The beginning of the end of the stock market correction could be near

The beginning of the end of the stock market correction could be near

The end of the US stock market correction is getting much closer. This is the conclusion of a contrarian analysis of the sentiment of market timers. It is encouraging, from a contrarian perspective, that the market timer community has become extremely pessimistic in recent days – as pessimistic, in fact, as it was at prior market lows.

It will be crucial in the coming days that timekeepers remain equally pessimistic about any rebound in the market. If so, expect a contrarian buy signal. Stubborn pessimism has been largely absent so far, as I pointed out a month ago. It was at this point that I concluded my contrarian analysis of market timer sentiment by stating that because “the point of maximum pessimism…has not been reached”, the U.S. stocks “will most likely retest their early-March lows and may even fail that test.”

The S&P 500 SPX,
+2.39%
is currently trading 12% below its level at the time of this column’s publication. The Nasdaq Composite COMP,
+3.82%
is almost 17% lower.

I focused my column a month ago on the failure of the two stock sentiment indexes that my company maintains to not only fall into their respective zones of extreme pessimism (the lower 10% of their historical distributions) but to stay there more than a day or two. These two indices – the Hulbert Stock Newsletter Sentiment Index (HSNSI) and the Hulbert Nasdaq Newsletter Sentiment Index (HNNSI) – reflect the recommended average level of exposure to stocks among a particular subset of short-term stock market timers.

One way to quantify their failure is to measure how long these two indices stay in the lower deciles of their distributions. In the month before my mid-April column, it was zero. It currently stands at 33%. While this is a significant increase in pessimism, it remains below the levels that this percentage has risen to on past market lows – as you can see in the chart below.

Bottom of the market

% of trading days in the previous month in which the HSNSI and HNNSI are in the lower deciles of their historical distributions

March 2020

47.6%

December 2018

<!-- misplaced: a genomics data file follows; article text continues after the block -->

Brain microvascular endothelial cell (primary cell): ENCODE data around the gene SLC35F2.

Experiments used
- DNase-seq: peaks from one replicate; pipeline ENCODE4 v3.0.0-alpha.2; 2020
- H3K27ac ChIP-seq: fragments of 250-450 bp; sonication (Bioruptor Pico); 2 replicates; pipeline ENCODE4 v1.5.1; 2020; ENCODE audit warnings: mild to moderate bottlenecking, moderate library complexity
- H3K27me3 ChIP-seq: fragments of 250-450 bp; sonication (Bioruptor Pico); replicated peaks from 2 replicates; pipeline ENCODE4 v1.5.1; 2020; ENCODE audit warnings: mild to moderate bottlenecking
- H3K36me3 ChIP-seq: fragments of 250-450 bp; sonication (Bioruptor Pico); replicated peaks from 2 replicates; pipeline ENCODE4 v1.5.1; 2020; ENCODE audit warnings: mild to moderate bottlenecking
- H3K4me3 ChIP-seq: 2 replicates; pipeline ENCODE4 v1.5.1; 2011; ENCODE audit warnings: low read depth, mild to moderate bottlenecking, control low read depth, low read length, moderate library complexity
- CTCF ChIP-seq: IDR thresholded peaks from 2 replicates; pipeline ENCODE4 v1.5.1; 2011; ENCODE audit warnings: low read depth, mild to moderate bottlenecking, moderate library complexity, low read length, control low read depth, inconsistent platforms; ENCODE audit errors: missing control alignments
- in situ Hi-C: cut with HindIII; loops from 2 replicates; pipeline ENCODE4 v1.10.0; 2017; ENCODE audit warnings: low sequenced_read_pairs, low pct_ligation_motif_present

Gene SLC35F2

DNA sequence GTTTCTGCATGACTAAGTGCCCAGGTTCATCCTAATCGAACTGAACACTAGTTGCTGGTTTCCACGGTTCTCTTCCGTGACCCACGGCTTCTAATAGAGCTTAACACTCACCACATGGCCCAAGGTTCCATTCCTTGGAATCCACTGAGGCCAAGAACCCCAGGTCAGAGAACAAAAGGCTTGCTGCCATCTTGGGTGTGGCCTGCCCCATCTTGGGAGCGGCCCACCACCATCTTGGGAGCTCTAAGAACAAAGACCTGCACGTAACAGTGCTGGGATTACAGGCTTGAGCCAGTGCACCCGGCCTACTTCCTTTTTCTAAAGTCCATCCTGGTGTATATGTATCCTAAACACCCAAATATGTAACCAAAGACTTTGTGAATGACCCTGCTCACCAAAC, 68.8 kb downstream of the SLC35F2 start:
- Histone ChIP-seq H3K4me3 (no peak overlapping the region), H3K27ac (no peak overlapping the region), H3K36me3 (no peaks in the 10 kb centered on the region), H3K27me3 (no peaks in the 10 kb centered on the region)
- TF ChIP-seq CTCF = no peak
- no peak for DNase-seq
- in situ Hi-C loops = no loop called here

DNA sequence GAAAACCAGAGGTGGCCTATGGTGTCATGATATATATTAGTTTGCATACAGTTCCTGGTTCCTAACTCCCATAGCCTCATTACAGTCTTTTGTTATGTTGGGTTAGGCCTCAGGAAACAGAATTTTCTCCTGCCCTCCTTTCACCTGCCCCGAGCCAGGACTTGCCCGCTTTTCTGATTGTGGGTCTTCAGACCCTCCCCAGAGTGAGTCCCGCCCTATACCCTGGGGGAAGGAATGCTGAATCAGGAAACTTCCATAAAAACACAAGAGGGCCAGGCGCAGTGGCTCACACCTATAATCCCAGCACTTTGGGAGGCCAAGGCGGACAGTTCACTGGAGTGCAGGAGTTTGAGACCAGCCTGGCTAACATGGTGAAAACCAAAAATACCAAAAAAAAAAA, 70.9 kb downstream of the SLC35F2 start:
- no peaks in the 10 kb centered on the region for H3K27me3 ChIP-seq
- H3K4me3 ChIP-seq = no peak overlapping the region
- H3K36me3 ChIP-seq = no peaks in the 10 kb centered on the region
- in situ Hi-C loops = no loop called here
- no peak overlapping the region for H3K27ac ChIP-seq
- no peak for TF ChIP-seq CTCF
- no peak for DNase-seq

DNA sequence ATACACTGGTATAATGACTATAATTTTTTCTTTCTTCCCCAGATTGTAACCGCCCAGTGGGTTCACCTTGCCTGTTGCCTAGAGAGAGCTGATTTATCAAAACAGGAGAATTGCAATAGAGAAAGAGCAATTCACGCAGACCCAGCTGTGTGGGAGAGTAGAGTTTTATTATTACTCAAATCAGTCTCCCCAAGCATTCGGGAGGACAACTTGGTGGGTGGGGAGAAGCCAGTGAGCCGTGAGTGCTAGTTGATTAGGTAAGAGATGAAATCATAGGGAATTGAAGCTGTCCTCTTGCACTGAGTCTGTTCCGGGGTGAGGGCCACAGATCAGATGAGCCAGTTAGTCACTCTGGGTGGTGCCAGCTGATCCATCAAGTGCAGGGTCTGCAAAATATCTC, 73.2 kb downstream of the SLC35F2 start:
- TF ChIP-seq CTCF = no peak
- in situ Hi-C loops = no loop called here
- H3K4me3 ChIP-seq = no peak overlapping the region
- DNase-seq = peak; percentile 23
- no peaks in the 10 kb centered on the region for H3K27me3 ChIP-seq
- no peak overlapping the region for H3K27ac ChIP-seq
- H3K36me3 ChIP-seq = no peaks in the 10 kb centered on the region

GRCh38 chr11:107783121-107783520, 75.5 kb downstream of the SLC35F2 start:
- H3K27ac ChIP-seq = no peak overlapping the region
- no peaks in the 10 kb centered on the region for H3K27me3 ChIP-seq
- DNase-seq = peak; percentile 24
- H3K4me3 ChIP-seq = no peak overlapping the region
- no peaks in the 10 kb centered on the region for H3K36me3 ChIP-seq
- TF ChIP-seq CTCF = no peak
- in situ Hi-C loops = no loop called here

85.7%

February 2016

52.4%

March 2009

81.0%

March 2003

100%

Orderly declines versus panics

Anyone can guess what it will take that long to reach the levels associated with bear market lows. Opponents tend to avoid even attempting such projections, preferring instead to let sentiment data tell the story in real time.

However, it should be noted that, as a general rule, panic selling leads to extreme pessimism more quickly than orderly selling. And, for the most part, the market decline over the past few weeks has been closer to the “orderly sell” end of the spectrum. If this situation persists, it will probably take longer for the extreme and stubborn pessimism that is usually found at the bottom of the markets to appear.

This is illustrated by the timid increases in recent days of the CBOE’s VIX volatility index,
-9.13%.
Even though the S&P 500 is on the verge of a semi-official bear market and the Nasdaq Composite is at an 18-month low, the VIX remains well below levels seen at previous lows. Currently below 35.0, the VIX is barely half of what it was at the March 2020 low, for example. It is even below its short-term low in March this year. The VIX does not paint a panic selling picture.

The bottom line? A solid “wall of worry” is building, which should in turn allow the market to mount a meaningful rally. When this gathering begins will depend on when the construction of this wall is completed.

Mark Hulbert is a regular MarketWatch contributor. His Hulbert Ratings tracks investment newsletters that pay a fixed fee to be audited. He can be reached at mark@hulbertratings.com

After: The S&P 500 is on the verge of a bear market. Here is the threshold.

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